Originating as a hybrid of the Crystal Bush and the Colony Crystal, the crystal grove inherits a largely “exposed” mycelial network which is now petrified and further modified into an above-ground root-like structure which allows it to stand high off the seafloor without taking up as much ground-level space; it doesn’t grow out new branches, instead new branchings of its roots forming underground and eventually surfacing. As it “stands” above other life on the sea floor, it is able to avoid too much competition from sea rupees and colony crystals which it shares parts of its environment with; however, as they still make it difficult for it to find sufficient open land to grow in, it has also developed very hardy spores which can last as long as a few years in a dormant state, allowing it to even spread to the coasts on the other side of the ocean via the ocean gyres. Because of the mineralized bone-like structure of its trunk, it cannot filter feed like the colony crystal can and relies on detritus and photosynthesis like the crystal bush; as a result, it has much crystal cover for the latter purpose. Like both ancestors, it reproduces sexually with water-borne spores.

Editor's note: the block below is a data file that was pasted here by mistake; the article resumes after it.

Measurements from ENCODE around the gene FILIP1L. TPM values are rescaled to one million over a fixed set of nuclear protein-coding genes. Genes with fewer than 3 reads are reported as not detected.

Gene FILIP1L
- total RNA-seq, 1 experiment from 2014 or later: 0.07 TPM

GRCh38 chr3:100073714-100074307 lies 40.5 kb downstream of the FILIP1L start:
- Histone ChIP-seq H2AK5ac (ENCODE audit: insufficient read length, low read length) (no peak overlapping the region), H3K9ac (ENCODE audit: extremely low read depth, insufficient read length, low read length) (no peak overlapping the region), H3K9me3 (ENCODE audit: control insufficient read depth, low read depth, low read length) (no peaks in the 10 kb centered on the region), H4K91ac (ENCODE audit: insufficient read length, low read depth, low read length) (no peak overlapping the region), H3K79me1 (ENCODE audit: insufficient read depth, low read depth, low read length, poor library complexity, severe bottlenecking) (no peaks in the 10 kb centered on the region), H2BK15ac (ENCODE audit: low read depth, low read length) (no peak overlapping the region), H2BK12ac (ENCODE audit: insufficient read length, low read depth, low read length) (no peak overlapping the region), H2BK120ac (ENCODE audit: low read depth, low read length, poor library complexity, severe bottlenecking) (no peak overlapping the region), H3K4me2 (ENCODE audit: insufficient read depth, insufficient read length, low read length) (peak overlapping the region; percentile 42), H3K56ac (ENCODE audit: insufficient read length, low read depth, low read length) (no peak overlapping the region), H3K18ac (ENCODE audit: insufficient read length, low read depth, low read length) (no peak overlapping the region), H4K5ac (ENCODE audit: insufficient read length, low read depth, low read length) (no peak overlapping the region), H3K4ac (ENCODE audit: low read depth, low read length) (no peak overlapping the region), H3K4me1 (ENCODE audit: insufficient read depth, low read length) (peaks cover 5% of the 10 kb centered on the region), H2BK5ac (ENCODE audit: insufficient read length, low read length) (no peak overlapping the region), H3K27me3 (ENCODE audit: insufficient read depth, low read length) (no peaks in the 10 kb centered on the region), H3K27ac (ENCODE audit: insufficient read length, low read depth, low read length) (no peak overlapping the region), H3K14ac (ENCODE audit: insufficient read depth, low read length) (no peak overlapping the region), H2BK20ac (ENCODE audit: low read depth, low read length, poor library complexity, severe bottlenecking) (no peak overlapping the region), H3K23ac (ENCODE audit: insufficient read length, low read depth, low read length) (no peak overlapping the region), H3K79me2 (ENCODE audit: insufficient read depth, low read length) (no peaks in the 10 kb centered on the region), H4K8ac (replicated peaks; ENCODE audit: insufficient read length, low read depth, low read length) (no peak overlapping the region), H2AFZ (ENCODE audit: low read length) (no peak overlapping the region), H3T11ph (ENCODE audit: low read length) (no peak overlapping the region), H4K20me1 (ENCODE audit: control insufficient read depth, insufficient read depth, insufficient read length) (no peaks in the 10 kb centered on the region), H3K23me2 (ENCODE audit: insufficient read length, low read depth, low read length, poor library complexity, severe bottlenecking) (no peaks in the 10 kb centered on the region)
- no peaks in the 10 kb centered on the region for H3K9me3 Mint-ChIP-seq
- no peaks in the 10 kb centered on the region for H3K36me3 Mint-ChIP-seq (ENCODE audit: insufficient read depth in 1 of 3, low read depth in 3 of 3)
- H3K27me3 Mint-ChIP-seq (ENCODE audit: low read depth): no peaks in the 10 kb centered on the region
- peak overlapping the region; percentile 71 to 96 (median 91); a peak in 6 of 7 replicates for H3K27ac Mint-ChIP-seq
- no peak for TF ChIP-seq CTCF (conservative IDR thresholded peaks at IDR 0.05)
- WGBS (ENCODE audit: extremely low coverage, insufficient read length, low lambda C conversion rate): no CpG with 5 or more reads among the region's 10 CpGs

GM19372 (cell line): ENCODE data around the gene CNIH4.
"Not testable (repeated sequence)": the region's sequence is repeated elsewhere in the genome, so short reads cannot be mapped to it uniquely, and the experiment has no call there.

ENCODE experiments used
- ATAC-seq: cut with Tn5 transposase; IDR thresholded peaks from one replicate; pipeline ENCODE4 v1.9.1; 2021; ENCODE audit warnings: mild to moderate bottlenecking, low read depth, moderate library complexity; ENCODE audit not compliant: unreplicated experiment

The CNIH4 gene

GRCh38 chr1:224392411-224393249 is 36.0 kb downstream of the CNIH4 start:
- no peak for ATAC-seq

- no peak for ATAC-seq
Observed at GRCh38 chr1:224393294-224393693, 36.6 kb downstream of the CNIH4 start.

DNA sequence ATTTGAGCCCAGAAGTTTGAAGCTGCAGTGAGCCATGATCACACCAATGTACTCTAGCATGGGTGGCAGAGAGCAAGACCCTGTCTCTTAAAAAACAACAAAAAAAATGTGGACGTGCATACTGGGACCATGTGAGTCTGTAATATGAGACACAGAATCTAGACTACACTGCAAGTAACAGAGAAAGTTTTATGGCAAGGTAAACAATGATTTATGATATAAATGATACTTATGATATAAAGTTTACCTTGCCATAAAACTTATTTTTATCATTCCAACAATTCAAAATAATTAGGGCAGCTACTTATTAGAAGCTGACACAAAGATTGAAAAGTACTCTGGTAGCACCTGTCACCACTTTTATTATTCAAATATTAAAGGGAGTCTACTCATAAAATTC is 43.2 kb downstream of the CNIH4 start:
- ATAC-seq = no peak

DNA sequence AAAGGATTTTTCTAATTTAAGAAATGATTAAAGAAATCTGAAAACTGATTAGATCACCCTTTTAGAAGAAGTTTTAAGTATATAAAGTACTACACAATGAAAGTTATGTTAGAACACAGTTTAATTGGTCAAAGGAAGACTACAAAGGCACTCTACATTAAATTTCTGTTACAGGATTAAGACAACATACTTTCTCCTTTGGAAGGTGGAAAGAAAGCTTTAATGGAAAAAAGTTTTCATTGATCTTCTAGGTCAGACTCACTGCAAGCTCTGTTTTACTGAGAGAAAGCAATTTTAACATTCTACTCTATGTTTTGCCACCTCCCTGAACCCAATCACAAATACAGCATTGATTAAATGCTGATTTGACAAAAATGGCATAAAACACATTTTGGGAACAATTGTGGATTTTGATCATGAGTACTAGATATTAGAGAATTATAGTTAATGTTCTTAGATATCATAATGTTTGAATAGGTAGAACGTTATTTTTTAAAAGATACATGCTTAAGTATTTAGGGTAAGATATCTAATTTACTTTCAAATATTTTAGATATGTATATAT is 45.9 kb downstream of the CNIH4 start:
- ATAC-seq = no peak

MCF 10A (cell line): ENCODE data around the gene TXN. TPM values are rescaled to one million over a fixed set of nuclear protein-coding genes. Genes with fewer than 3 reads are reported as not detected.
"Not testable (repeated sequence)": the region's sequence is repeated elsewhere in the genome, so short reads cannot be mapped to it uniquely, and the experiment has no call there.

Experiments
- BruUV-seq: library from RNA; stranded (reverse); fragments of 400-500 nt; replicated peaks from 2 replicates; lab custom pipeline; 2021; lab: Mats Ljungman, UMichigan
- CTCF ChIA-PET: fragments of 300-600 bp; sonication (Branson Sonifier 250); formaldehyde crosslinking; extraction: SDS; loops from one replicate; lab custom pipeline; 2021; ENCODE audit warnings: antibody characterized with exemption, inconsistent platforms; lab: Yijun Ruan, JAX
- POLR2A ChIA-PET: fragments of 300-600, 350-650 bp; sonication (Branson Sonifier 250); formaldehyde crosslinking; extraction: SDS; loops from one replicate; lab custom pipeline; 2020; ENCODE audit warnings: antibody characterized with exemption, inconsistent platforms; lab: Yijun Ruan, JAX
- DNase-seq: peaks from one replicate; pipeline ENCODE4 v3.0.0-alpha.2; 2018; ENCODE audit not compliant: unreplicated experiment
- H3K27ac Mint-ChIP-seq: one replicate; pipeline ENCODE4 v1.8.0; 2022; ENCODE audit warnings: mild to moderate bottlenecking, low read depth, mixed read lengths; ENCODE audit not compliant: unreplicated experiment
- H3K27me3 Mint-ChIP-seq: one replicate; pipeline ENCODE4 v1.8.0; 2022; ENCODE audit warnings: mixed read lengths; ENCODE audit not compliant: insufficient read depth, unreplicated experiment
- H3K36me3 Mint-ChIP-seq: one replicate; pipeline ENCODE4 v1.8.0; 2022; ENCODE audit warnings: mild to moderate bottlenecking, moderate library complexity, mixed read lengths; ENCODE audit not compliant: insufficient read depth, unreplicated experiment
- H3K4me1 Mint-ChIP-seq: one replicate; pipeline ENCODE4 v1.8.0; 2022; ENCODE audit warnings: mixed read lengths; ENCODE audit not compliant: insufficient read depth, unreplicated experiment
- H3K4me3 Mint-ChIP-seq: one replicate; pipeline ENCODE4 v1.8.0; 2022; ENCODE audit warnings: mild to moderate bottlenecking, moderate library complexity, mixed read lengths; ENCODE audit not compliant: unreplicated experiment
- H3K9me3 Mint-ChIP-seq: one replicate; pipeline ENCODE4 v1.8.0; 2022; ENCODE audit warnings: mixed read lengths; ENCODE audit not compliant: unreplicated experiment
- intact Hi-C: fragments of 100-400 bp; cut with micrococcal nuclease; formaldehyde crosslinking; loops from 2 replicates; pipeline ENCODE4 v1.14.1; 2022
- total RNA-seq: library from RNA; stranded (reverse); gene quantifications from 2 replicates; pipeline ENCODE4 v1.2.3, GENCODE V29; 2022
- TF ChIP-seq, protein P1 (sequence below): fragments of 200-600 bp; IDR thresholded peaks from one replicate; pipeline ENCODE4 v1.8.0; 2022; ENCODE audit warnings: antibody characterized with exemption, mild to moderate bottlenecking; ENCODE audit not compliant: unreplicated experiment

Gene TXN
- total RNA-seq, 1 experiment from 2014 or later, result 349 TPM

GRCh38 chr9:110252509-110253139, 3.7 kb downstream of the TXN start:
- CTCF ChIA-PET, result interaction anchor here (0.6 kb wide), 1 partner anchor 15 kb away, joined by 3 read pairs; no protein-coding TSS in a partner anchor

Footnote: The crystal grove’s existence as a hybrid species despite parents being in different genera is that the parent species are very closely related (same ancestor), sexual reproduction only recently evolved and protection against hybridization has not, sessile life like plants and fungi in the real world are very tolerant of hybridization, they have the same reproductive method, and the combination of traits is not fatal to the original hybrid offspring.